I would not have done the mashup of models (and still didn’t carry it without further function testing and qualification) if I hadn’t been aware of Glock’s production of the 43X. Further, I wouldn’t have done it if I’d had any problems with EITHER the G43 or the G48. I was impressed with each individually and believe I’m close to finding my optimal off-duty / concealed carry weapon with the G43X configuration.
The Glock 48 in preliminary testing proved capable and trustworthy. Free hand from 15 yards I had no problem regularly producing sub-2” groups from each magazine. That means 10-shot sub-2” groups. All of my accuracy testing was done with Black Hills 9mm Luger ammunition, 115g FMJs. The G48 I had for testing came with night sights and during the qualification courses, half of which were done in low light, those night sights came in handy. It goes without saying that I experienced no misfeeds, failures to feed, failure to extract or stove-pipe malfunctions during the testing and qualification process. In total, before I ever started carrying the weapon, I had put about 1,000 rounds through it. 250 of those rounds were Speer Gold Dot JHPs – my preferred “duty” ammo.
There is a wide variety of holsters available for the Glock 48 and because so many are “form fitted” kydex, they will also hold the Glock 43 / 43X just as securely. There are also several that will hold your G43/43X/48 with a light module attached. To date the only one I can find (and I did procure for testing) is the Streamlight TLR-6. This light/laser combination produces 100 lumens of light and has a red dot laser that is adjustable for windage and elevation. It attaches to the trigger guard of the weapon and Streamlight’s published material says it is compatible with the G43, 43X and 48.
Now let me tell you something I wouldn’t recommend although it may simply be something I’m doing wrong and doesn’t have anything to do with the Glock design(s). Since I had put my G43 slide assembly onto the G48 frame (essentially making a G43X), I didn’t see the need to have a G48 slide and a G43 frame just sitting around, so I mated them as well. I refer to this as my G43L (G43 Long). I’ve run into a couple of challenges with this configuration. My Speer Gold Dot ammo regularly hangs up on the feedramp and takes work to chamber the first round. It functions fine during firing after that, but that first round rarely feeds without issue. Further, for whatever reason, if I put the Streamlight TLR-6 on this configuration, it seems to slow down the function of the slide. In clearing the weapon and doing function checks (obviously with an empty weapon), sometimes it doesn’t go all the way into battery without assistance. So, first recommendation: don’t do this. Second recommendation: If you DO this, function test it thoroughly on the range with your chosen ammo to insure 100% functionality and reliability before you ever carry it or depend on it for home defense. I can’t imagine why anyone would want to carry this configuration, but we’re all different.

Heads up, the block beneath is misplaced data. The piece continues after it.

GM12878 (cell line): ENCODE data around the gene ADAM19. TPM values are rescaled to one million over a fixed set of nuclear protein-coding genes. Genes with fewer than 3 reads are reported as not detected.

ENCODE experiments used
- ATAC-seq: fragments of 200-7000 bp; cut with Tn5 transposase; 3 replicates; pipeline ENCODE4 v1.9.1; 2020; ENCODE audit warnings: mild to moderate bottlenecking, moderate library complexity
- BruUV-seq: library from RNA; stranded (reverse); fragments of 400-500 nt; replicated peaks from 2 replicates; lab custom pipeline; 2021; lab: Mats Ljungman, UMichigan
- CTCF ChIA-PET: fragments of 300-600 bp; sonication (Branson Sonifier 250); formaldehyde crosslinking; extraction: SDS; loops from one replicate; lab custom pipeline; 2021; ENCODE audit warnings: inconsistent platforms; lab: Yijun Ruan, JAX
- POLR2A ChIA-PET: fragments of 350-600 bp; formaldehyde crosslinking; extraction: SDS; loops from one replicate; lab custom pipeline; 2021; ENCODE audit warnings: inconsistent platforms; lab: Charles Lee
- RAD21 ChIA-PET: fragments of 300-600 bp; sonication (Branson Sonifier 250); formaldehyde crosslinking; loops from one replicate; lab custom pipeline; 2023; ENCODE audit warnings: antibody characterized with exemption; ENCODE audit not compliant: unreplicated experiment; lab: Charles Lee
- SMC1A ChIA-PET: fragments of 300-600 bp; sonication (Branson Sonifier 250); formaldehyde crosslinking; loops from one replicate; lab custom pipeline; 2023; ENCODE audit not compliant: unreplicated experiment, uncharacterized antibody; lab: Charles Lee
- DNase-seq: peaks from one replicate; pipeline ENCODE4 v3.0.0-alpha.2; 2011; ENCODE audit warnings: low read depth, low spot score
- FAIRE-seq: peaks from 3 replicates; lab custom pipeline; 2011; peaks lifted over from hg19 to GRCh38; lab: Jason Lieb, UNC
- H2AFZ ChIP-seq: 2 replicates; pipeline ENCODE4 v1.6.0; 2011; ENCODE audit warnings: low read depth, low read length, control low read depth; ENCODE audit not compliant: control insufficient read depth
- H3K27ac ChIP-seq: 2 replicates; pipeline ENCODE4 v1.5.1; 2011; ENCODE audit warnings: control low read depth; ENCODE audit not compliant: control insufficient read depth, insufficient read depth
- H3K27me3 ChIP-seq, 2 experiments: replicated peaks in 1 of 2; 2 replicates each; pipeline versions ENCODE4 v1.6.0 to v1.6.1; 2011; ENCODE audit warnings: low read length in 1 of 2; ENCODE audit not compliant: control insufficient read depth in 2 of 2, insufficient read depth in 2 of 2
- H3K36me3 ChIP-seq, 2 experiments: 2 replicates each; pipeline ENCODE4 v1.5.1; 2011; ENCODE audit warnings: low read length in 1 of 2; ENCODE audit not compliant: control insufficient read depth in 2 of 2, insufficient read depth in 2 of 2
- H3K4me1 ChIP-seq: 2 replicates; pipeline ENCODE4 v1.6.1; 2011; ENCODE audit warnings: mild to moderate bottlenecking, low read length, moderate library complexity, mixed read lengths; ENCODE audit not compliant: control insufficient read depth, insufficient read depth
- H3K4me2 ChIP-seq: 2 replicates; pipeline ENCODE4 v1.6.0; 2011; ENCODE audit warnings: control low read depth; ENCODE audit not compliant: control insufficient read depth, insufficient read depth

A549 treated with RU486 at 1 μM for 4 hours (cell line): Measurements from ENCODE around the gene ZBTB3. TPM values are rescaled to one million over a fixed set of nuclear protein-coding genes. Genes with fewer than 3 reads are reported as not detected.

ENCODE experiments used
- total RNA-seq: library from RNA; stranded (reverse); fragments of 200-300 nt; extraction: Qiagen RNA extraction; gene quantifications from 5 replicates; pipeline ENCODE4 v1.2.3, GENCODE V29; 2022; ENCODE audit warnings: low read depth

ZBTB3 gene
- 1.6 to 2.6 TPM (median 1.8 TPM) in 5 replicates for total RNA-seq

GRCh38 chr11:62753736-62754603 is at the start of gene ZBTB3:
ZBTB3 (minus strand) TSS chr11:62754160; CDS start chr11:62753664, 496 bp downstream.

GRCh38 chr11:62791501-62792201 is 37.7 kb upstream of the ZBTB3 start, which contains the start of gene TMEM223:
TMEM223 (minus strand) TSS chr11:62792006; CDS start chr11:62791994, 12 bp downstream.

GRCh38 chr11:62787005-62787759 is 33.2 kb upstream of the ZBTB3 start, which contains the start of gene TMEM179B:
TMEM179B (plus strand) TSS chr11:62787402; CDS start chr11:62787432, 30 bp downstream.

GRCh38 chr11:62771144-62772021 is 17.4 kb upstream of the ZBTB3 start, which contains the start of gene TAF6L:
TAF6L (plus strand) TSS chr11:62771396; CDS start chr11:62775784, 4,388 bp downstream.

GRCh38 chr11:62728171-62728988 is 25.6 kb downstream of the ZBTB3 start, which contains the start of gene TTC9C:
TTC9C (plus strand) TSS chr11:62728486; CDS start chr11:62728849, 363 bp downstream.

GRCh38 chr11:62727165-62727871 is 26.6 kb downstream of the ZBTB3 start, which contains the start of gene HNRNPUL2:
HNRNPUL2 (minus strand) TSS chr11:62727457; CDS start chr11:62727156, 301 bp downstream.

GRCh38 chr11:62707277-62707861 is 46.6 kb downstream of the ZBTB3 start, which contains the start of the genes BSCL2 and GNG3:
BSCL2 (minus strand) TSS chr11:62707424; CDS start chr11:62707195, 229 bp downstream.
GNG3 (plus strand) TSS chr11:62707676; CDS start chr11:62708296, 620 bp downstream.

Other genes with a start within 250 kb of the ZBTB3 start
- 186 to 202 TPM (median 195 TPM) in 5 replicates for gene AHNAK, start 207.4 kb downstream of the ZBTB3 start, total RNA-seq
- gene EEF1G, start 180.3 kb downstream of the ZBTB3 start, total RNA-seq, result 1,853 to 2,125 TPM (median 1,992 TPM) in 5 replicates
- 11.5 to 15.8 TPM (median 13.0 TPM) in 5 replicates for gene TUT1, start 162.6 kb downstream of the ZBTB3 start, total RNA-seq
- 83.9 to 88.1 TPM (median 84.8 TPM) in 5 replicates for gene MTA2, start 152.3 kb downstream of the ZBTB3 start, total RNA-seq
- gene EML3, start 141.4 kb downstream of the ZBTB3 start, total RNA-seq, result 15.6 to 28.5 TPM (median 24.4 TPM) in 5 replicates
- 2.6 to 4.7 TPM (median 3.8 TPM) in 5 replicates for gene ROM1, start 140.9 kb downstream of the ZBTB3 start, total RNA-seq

For more information about the Glock 48, visit their website: www.glock.com.
For more on the Streamlight TLR-6, visit that webpage at: https://www.streamlight.com/en/products/detail/index/tlr-6